As an artist I make a conscious effort to connect with others on the basis of our commonality. Place is supremely important in that equation and this place has a lot of components to it. It is quite beautiful in a physical way, but as one integrates there is a serious magic to its feeling, its history, and its culture. To connect with that more subtle essence is what I want to concern myself with primarily. But not only as a consumer, with my work I am trying to respectfully produce this culture as well. To be effective at that takes real connection and real connection is only earned. Key West has not only shown me a palette for color and shape, but it has involved me in a place where I feel at home and has allowed me to speak in commonalities with an audience who feels that way too.
How has Key West benefited from the rich arts community?
I think Key West is shaped by potent, visceral experiences. Whether one is sailing, diving, reading, working, or relaxing the intensity of experience is elevated in a place like this. Its geography and geology, its remoteness and physical beauty all add into the allure for people from all persuasions. You will find artists in places like this all over the world, for the reason that it draws the creative mind in for discovery and by that very principal grows a creative community vital to its cultural identity. That cultural identity is a self fulfilling cycle, steadily drawing in what it needs to keep going. Art is about connection and so is Key West.
What art spots are a must see for visitors of Key West?
Fort Zachary Taylor State Park, tops my list! One of the most restful, beautiful spots in the islands if you ask me. I also, really encourage visitors to engage with the local creatives— galleries, restaurants, playhouses, museums etc. of which there are many. When you dig in, there is a lot of great creative spirit to this place. We are a uniquely open local community, meaning there is no intellectual prerequisite for being included in the Arts, you just need to show up with your mind open. At the same time, its not all fluff. There is a truly world class population of people who spend there lives in Key West producing real culture that affects an area much larger than this little island. We are all here.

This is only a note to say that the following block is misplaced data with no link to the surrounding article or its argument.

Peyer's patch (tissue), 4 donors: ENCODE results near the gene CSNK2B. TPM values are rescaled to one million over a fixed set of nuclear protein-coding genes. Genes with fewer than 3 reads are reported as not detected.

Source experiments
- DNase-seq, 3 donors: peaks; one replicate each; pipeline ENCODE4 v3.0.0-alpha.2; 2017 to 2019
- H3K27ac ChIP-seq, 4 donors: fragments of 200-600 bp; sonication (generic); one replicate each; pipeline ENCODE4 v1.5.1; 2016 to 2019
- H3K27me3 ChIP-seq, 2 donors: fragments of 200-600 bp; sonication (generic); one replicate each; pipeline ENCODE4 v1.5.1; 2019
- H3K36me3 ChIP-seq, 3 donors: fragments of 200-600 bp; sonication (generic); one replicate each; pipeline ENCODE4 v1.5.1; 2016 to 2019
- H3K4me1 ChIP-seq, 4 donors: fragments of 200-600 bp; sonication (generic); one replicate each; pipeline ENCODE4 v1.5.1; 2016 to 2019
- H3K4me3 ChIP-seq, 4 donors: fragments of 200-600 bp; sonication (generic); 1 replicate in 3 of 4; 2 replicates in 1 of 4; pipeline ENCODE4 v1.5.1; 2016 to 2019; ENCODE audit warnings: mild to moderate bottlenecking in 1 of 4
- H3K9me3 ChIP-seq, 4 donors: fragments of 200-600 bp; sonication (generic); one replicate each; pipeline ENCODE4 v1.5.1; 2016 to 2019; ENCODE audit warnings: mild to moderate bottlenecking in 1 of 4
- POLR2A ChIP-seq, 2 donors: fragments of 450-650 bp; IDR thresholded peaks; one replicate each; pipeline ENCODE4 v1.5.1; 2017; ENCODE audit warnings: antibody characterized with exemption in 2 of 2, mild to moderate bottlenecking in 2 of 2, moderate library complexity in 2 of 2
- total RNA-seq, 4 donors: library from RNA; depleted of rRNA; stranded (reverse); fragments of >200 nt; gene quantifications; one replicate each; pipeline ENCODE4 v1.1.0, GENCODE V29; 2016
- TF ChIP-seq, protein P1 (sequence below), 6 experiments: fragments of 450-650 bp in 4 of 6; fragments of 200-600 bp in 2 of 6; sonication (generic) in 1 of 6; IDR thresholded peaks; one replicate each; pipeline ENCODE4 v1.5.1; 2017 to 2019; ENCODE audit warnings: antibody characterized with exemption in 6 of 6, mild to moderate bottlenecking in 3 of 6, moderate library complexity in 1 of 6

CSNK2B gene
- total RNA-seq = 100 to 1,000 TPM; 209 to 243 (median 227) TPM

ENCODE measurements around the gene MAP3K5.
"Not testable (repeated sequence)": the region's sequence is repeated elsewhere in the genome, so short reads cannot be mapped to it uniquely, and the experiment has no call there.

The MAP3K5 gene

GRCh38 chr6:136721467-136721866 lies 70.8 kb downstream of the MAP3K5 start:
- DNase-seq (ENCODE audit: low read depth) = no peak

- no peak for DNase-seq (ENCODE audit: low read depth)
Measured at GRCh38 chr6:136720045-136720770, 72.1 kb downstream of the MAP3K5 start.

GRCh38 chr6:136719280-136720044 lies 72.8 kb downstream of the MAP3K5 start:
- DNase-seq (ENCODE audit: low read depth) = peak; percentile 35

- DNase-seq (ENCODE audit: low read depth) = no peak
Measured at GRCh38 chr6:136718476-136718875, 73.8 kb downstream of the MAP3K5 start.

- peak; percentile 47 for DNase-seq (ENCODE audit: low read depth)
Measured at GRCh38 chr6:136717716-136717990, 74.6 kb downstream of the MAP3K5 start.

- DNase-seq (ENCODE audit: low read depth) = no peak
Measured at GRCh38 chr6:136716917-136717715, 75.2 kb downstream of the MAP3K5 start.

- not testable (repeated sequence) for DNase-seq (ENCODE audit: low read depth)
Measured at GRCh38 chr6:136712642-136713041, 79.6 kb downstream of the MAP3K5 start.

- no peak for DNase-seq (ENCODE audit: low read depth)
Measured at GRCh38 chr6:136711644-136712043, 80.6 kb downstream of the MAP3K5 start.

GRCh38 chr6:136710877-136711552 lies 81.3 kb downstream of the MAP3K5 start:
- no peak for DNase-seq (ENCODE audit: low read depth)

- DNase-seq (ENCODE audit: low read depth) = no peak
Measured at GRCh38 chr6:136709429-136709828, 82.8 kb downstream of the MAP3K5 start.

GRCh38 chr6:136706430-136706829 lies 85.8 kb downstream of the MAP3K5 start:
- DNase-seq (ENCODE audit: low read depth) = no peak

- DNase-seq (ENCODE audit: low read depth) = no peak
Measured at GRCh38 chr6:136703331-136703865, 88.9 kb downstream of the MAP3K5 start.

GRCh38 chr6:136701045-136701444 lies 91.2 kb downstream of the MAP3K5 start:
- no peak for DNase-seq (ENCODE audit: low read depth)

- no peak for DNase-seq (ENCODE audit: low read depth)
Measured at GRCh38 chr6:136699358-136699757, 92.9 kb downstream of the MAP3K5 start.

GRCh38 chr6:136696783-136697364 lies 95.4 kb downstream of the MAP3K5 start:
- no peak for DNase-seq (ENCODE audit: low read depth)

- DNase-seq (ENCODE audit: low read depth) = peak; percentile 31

For when you aren’t visiting Key West Pottery to visit Adam, or his Key West pick Fort Zachary Taylor, these are some of the best places to experience the Key West art scene:
The Studios Key West
The Studios Key West is a creative space (art center) for classes, exhibits, events, and residencies for all types of artists. The Studios aims for community development by nurturing artists through their artist-in-residency offering. The program instils personal and artistic growth while drawing inspiration from the rich Key West backdrop. Awarded artists create vivid art by day, and stay in cottages on the outskirts of The Studio by night.
Key West Art & Historical Society
The Key West Art & Historical Society hosts more than “25,000 objects spanning from postcards, photographs, paintings, artifacts, textiles, ordnance, and archives.” Uniquely, the KWAHS offers an online portal to look at exhibits of Key West art. Most notable is Mario Sanchez’s acclaimed painted wood carvings, and the infamously haunted Robert the Doll.
Situated on the heart of Duval Street is the largest Wyland Gallery in the world. The gallery is known for its bronzes sculpture of marine life and artistic renderings of the Key West environment. Stop by and pick up some artful souvenirs to commemorate your stay in Key West.
Rooms & Suites